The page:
A gloved hand wiping dust from a table.
- The definition of dust is fine bits of dirt or other matter that hangs in the air and settles on surfaces.
An example of dust is the dirt that gathers on top of books sitting on a shelf.
- Dust is defined as to sprinkle powdery substances onto something, or to remove powdery substances from something.
- An example of dust is applying a light amount of powder to the face.
- An example of dust is using a cloth to remove fine dirt from the top of frames hung on a wall.
- powdery earth or other matter in bits fine enough to be easily suspended in air
- a cloud of such matter
- confusion; turmoil
- earth, esp. as the place of burial
- mortal remains disintegrated or thought of as disintegrating to earth or dust
- a humble or abject condition
- anything worthless
- Brit. ashes, rubbish, etc.
- gold dust
- Archaic a particle
Origin of dustMiddle English from OE, akin to MLowG: for Indo-European base see dun
- to sprinkle with dust or a fine powdery substance: to dust crops with an insecticide
- to sprinkle (powder, etc.) on something
- to rid of dust, as by brushing, shaking, or wiping: often with off
- Archaic to make dusty
- to remove dust, esp. from furniture, floors, etc.
- to bathe in dust: said of a bird
bite the dust
- to die, esp. in battle
- to stop existing or functioning; fail, break, etc.
leave in the dust
Origin of dustin ref. to the cloud of dust raised as by runners in a race
lick the dust
make the dust fly
- to act energetically
- to move swiftly
shake the dust off one's feet
throw dust in someone's eyes
- Fine, dry particles of matter.
- A cloud of fine, dry particles.
- Particles of matter regarded as the result of disintegration: fabric that had fallen to dust over the centuries.
- a. Earth, especially when regarded as the substance of the grave: “ashes to ashes, dust to dust” ( Book of Common Prayer )b. The surface of the ground.
- A debased or despised condition.
- Something of no worth.
- Chiefly British Rubbish readied for disposal.
- Confusion; agitation; commotion: won't go back in until the dust settles.
verbdust·ed, dust·ing, dusts
- To remove dust from by wiping, brushing, or beating: dust the furniture.
- To sprinkle with a powdery substance: dusted the cookies with sugar; dust crops with fertilizer.
- To apply or strew in fine particles: dusted talcum powder on my feet.
- Baseball To deliver a pitch so close to (the batter) as to make the batter back away.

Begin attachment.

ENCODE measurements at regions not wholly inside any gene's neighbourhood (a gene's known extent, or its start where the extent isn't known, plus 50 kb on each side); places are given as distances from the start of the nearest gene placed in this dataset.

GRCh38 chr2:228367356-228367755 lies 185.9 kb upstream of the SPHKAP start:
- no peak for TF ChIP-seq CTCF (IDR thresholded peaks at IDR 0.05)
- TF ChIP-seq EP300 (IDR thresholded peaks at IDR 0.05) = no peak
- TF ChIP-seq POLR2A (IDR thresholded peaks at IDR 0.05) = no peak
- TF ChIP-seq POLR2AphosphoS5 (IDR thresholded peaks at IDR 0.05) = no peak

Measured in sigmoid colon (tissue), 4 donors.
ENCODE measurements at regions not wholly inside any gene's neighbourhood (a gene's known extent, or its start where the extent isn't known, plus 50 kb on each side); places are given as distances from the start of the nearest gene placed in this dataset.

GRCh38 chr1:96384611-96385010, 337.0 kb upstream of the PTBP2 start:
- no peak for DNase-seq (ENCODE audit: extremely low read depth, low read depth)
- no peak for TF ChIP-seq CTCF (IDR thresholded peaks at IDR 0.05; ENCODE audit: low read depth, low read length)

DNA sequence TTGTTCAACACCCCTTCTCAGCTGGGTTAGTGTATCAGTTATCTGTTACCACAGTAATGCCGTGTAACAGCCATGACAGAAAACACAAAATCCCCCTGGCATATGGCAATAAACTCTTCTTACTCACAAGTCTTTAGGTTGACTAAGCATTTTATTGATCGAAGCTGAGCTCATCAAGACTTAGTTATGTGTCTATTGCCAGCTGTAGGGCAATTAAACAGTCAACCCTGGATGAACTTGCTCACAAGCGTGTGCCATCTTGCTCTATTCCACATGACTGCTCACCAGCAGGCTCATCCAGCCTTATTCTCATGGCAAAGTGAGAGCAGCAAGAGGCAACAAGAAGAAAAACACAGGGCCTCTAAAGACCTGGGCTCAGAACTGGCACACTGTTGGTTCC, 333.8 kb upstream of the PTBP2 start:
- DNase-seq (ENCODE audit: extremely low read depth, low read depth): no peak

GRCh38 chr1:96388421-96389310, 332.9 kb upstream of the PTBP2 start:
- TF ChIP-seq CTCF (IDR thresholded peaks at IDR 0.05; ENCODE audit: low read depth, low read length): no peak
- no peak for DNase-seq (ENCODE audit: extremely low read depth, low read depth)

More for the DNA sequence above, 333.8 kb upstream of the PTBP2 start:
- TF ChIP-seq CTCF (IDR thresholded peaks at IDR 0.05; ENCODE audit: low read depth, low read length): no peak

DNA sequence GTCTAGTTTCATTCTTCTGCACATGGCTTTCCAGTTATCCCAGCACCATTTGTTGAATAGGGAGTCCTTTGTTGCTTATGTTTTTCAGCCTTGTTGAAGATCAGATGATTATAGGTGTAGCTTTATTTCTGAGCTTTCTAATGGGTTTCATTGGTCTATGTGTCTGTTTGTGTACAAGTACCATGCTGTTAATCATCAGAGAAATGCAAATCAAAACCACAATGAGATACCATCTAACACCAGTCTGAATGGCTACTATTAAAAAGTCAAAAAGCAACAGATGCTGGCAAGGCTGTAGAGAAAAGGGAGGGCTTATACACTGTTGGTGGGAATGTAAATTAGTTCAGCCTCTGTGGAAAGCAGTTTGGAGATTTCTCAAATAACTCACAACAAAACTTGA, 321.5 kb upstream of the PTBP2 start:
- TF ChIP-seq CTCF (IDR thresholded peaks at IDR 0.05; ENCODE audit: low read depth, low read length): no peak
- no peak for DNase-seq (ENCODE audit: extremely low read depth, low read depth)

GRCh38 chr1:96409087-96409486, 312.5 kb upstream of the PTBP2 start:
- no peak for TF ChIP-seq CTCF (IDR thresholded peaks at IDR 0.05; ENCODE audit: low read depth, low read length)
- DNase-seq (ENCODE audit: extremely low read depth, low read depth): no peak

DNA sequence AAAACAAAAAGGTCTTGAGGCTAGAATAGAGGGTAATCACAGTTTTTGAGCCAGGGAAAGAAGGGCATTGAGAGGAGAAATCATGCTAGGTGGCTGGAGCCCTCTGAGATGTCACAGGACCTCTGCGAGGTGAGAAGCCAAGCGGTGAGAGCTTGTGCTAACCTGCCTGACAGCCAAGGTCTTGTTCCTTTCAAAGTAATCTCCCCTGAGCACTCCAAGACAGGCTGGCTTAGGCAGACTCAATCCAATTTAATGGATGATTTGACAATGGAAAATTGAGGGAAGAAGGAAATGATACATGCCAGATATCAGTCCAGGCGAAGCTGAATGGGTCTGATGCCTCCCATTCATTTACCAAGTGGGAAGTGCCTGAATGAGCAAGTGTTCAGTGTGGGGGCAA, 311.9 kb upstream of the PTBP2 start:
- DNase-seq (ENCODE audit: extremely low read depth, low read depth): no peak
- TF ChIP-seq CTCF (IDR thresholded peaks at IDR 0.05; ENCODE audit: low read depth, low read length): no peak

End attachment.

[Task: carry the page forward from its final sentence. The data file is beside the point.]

- To clean by removing dust.
- To cover itself with dry soil or other particulate matter. Used of a bird.
Origin of dustMiddle English from Old English dūst
(countable and uncountable, plural dusts)
- (uncountable) Fine, dry particles of matter found in the air and covering the surface of objects, typically consisting of soil lifted up by the wind, pollen, hair, etc.
- (countable) The act of cleaning by dusting.
- The earth, as the resting place of the dead.
- The earthy remains of bodies once alive; the remains of the human body.
- (figuratively) Something worthless.
- (figuratively) A low or mean condition.
- (slang, dated) cash; money (in reference to gold dust).
- (mathematics) A totally disconnected set of points with a fractal structure.
(third-person singular simple present dusts, present participle dusting, simple past and past participle dusted)
- To remove dust from.
- The cleaning lady needs a stool to dust the cupboard.
- (intransitive) To remove dust; to clean by removing dust.
- Dusting always makes me cough.
- (intransitive) Of a bird, to cover itself in sand or dry, dusty earth.
- To spray or cover something with fine powder or liquid.
- The mother dusted her baby's bum with talcum powder.
- (chiefly US slang) To leave; to rush off.
- To reduce to a fine powder; to levigate.
From Middle English dust, doust, from Old English dust, dūst (“dust, dried earth reduced to powder; other dry material reduced to powder”), from the fusion of Proto-Germanic *dustą (“dust”) and Proto-Germanic *dunstą (“mist, dust, evaporation”), both from Proto-Indo-European *dʰewes-, *dʰews-, *dʰwAn-, *dʰūw- (“to smoke, raise dust”). Cognate with Scots dust, dist (“dust”), Dutch duist (“pollen, dust”) and dons (“down, fuzz”), German Dust (“dust”) and Dunst (“haze”), Swedish dust (“dust”), Icelandic dust (“dust”), Latin fūmus (“smoke, steam”). Also related to Swedish dun (“down, fluff”), Icelandic dúnn (“down, fluff”). See down.